I wrote this many years ago. For some reason I neglected to migrate this essay to the WordPress platform when the Knol platform was shut down.
In the film “The Da Vinci Code” the character Robert Langdon says “Maybe human is divine.” The film was adopted from the best selling book by the same name written by Dan Brown. We thank script writer Akiva Goldsman for coming up with this deeply meaningful line. It is important how you say it. The intonation makes a difference. You should hear how Tom Hanks says it in the film. His voice is in perfect harmony with the spirit of the words.
Some words resonate in our minds. “Maybe human is divine” is still resonating and will continue to resonate for a long time. This is similar to mantras used in meditation. The power of the mantra comes from the spiritual charge it carries.
Many mystics, philosophers and poets have talked about the divine nature of human or the divine potential in human. What more can I say? Can I say anything original? If not, then what is the point of writing on such an overworked concept?
The point is…the words resonate deeply in my heart…the feeling overflows. The best way I can express this overflowing feeling is by saying that human is divine because human is beautiful.
The criterion of beauty is used even in science to judge the promise of new theories. The mathematical beauty is often invoked to claim that the theory is closer to the reality. Beauty is obviously at the forefront of human relations and it is the most important factor in arts and music. I don’t want to examine the role of beauty in those areas. I want to talk about an aspect of beauty that borders on the spiritual.
I am not trying to understand what beauty is. I am not trying to define beauty either. I don’t want to know the materialistic or scientific explanations of beauty. I refuse to accept the explanations that beauty is all about hormones or that beauty is all about natural selection. I don’t want to know about psychological or cognitive explanations of beauty either. Beauty cannot be reduced to its components. The reductionist approach does not work in esthetics especially when it tries to explain beauty.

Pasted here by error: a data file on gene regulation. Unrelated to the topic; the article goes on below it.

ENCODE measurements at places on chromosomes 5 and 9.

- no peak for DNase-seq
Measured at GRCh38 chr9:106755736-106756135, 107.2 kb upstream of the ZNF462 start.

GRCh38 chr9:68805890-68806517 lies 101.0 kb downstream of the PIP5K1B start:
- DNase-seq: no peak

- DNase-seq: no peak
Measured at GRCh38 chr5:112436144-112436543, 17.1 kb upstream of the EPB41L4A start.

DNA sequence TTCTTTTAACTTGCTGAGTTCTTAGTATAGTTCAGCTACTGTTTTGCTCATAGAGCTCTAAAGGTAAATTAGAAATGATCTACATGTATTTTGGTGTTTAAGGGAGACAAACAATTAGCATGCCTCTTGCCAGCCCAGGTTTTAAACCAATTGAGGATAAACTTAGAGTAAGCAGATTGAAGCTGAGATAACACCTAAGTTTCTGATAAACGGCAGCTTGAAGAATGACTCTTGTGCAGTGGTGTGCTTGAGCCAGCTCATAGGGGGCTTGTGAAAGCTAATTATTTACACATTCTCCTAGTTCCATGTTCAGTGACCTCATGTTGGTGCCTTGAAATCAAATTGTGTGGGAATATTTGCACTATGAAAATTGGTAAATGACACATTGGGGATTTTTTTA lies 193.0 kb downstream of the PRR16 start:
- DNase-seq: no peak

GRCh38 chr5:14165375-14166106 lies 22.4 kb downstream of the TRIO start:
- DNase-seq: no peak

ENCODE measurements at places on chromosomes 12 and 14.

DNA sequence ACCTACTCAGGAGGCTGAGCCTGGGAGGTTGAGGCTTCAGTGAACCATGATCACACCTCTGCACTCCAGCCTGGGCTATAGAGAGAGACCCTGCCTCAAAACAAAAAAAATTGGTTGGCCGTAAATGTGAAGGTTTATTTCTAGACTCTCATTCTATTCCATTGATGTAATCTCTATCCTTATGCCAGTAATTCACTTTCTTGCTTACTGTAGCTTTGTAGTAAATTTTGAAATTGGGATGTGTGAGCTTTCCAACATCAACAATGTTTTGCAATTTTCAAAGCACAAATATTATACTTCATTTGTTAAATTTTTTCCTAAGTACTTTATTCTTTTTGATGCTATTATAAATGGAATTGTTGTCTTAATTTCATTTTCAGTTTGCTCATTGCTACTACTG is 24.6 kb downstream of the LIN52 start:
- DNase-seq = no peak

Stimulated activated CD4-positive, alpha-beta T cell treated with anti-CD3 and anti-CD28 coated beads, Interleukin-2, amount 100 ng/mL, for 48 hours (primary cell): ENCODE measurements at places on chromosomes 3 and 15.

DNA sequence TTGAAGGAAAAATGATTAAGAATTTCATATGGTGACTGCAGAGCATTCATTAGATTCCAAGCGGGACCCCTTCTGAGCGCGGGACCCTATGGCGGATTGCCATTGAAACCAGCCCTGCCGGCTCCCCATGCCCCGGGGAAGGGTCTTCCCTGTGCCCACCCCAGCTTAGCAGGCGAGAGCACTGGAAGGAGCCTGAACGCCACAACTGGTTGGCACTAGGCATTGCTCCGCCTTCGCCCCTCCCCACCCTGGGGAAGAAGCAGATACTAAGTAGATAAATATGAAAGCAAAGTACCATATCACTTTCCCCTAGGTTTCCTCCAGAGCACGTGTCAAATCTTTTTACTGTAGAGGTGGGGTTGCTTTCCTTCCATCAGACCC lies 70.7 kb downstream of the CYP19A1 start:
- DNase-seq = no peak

What is spirituality? The best answer I can think of is that spirituality is about love. The way you love your child is different from the way you love your spouse. There is romantic love and there is devotional love. In all aspects of love there is an esthetic factor which is best described by the word beauty. Without this esthetic factor we could not feel love. Beauty is spiritual because it brings us to love.
There are infinitely many aspects of love because love is infinite. Mystics and sages tell us that the ultimate reality is the infinite ocean of love and bliss. Universes are created from this infinite ocean. When we use the word “Divine” we are referring to this infinite ocean as well. Appreciation of beauty is the easiest way to connect with Divinity. By appreciating the beauty in nature and the beauty in human we come closer to our center, we come closer to Divinity.
Is human really beautiful? How can I call the terrorist beheading another human beautiful? Surely, the terrorist is the ugly face of human. No, I cannot use the word “beautiful” to describe that terrorist because he is not human. A human being cannot be that ugly! Human is beautiful when he remembers his humanity.
During my daily walks in New York City I see faces from all races and nationalities. When I ride the subways I see even more. I am constantly amazed by the beauty of human beings. All human faces reflect a spiritual light that makes them beautiful. That spiritual light cannot be explained by biology or chemistry. There are chemical correlates of the esthetic feelings (dopamine, serotonin, endorphins, etc) but the appreciation of beauty is not caused by these hormones. Actually, it is the other way around. It is the perception of the spiritual light that triggers the secretion of these hormones.
If I can perceive a spiritual light on human faces, then there must be at least a spark of divinity in human.